The Beauty of Butter: Here's Why it's Time to Stop Demonizing Butter (& Eat More Butter)

Updated: Mar 6, 2020

Butter has been a highly valued component of traditional diets for decades. Yet butter has received more than its fair share of flack in the media … ‘trusted experts’ stating we’d be healthier by limiting saturated fat intake & therefore lowering our cholesterol. So, eliminate the butter, folks. For years, we avoided butter like the plague for these reasons, unnecessarily missing out on butter’s incredible nutrients! If you have also developed an unnecessary fear of butter, peep the image below for some facts to ease your mind & hopefully bring a dab of butter back to your plate.

As the images demonstrate, grass-fed butter is high in:

1. Conjugated Linoleic Acid (CLA)*

  • CLAs demonstrate anticancer properties

  • Promote lean tissue mass rather than fat gain

  • Provide anti-inflammatory properties

*Grass-fed butter has 5x more CLA than grain-fed butter.

2. Arachidonic Acid (AA)

AA is a 20-carbon polyunsaturate found only in animal fats.

  • Play a role in brain function

  • Vital component of cell membranes

  • Precursor to prostaglandins: a group of lipids made at sites of damage & infection

  • Control processes such as inflammation and blood flow when dealing with injury or illness

3. Omega 3 : Omega 6 Balance**

Most common sources of omega 6s are vegetable oils, which are often used as alternatives to butter. These are inflammatory, and once oxidized, can damage DNA, heart tissue, and raise the risk for disease.

Both fatty acids occur in butter but in similar amounts, helping to balance the ratio and prevent over consumption of just omega-6 fatty acids.

**Grass-fed butter is higher in omega-3 fatty acids than grain-fed.

4. 12-Carbon Lauric Acid***

12-Carbon Lauric Acid is a medium chain fatty acid not found in other animal fats.

  • Has antimicrobial & anti-tumor properties

  • Contains immune-system supporting properties

***One must obtain this fatty acid from 1 of 2 dietary sources: a small amount of butterfat or a large amount of coconut oil.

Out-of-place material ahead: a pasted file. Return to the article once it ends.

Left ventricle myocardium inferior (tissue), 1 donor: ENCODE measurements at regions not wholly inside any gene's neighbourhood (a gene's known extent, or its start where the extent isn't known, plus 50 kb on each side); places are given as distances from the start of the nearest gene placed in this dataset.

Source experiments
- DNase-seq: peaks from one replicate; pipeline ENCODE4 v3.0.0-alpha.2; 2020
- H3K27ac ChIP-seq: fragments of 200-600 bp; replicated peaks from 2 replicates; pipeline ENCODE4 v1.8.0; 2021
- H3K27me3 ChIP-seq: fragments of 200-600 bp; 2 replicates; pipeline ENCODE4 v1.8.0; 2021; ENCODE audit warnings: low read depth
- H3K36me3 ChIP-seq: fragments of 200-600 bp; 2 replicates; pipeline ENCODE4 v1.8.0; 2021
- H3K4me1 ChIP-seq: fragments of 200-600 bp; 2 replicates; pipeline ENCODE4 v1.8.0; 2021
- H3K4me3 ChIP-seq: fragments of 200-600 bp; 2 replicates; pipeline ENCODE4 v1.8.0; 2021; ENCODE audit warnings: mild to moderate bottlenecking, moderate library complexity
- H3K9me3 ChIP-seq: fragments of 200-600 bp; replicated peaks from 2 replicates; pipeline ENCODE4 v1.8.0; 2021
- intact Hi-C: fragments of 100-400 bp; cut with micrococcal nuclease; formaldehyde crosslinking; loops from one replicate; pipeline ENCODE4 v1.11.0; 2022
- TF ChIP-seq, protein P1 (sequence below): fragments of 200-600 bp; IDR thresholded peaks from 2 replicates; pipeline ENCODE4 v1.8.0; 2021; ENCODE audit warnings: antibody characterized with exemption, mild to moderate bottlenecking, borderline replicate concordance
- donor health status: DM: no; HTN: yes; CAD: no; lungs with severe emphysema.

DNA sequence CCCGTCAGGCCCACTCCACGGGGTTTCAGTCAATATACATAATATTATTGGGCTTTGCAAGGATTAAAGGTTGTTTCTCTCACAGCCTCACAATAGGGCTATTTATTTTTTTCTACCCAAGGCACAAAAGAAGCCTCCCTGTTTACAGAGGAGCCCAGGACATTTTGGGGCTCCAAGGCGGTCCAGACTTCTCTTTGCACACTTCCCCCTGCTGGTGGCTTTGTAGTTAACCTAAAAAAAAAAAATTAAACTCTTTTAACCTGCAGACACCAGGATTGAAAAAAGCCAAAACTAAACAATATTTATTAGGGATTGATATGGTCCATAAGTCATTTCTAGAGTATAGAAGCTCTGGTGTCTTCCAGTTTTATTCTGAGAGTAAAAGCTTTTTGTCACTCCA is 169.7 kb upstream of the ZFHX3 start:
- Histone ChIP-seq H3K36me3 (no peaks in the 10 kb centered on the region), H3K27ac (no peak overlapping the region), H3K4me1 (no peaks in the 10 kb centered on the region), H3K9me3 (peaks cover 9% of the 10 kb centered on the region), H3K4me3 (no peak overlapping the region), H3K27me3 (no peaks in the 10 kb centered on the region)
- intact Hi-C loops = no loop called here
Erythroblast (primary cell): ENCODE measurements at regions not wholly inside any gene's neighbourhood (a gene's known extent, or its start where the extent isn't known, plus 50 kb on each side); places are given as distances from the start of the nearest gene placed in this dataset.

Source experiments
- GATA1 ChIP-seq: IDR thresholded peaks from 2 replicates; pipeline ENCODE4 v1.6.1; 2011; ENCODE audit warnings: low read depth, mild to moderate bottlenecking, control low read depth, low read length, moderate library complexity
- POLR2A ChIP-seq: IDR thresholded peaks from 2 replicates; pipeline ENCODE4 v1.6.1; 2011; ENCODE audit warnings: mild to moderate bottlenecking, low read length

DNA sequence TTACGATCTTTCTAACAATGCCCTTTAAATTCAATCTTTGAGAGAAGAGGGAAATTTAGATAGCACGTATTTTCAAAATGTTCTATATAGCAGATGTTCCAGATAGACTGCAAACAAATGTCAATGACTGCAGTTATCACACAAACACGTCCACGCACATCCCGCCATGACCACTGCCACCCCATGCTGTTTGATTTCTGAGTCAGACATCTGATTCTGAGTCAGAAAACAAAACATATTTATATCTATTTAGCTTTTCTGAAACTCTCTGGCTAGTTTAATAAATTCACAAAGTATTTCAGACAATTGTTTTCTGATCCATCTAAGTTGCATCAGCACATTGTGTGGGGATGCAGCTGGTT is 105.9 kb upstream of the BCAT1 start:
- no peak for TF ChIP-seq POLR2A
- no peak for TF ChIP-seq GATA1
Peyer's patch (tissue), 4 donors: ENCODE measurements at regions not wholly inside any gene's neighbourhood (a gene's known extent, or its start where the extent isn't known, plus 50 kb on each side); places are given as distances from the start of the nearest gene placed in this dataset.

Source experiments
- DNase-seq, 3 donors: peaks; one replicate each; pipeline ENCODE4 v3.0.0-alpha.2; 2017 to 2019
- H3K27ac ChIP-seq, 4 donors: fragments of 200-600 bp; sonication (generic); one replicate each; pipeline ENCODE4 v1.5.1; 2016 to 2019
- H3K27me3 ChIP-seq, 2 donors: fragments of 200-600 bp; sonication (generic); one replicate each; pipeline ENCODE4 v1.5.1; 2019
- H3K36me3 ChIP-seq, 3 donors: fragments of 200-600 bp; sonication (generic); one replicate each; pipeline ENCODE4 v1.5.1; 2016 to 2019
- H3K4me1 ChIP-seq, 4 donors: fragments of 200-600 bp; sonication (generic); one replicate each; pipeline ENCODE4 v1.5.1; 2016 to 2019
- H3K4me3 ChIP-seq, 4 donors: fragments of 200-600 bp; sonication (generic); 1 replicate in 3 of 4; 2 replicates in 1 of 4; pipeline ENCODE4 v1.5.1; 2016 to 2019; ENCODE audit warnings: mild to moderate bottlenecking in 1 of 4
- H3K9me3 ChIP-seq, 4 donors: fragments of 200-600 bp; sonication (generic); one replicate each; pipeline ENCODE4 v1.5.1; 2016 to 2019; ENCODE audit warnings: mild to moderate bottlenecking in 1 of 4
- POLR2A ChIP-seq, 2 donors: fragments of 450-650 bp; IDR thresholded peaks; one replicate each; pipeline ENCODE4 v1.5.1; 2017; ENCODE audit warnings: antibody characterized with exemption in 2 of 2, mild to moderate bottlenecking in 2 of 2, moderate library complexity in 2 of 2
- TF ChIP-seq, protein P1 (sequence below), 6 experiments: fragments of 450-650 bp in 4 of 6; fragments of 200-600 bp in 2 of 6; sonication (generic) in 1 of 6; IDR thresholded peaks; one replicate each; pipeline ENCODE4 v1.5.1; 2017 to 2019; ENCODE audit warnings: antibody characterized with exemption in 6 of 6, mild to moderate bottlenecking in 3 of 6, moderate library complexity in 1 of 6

5. The Price Factor (Activator X)

Discovered by Dr. Weston Price

  • Helps the body absorb and utilize minerals

  • Increases absorption of trace minerals available in butter: manganese, zinc, chromium, selenium, & iodine

Butter from cows eating rapid growing fall and spring grasses are rich in Activator X, and this nutrient disappears in cows fed soy based feeds or even hay.

6. Supports Heart Health

  • Rich in good cholesterol, antioxidants, and saturated fats

  • High in fat soluble vitamins A, D, E, & K, iodine, lecithin, and selenium, which all help protect against heart disease

The Wulzen Factor ("Antistiffness")

  • Substance that protects against calcification of the joints (degenerative arthritis), calcification of the pineal gland, hardening of the arteries and cataracts

  • Learned this from the butter queen herself, Sally Fallon, who also notes that pasteurization destroys the Wulzen factor, it is only present in *raw* butter, cream, and whole milk.

Note: not all butter is created equal. Grass-fed butter contains a higher content of healthy fats, fat-soluble vitamins, a better omega 3 to omega 6 ratio, & fewer toxins. View this post for more details on high quality butter vs. margarine.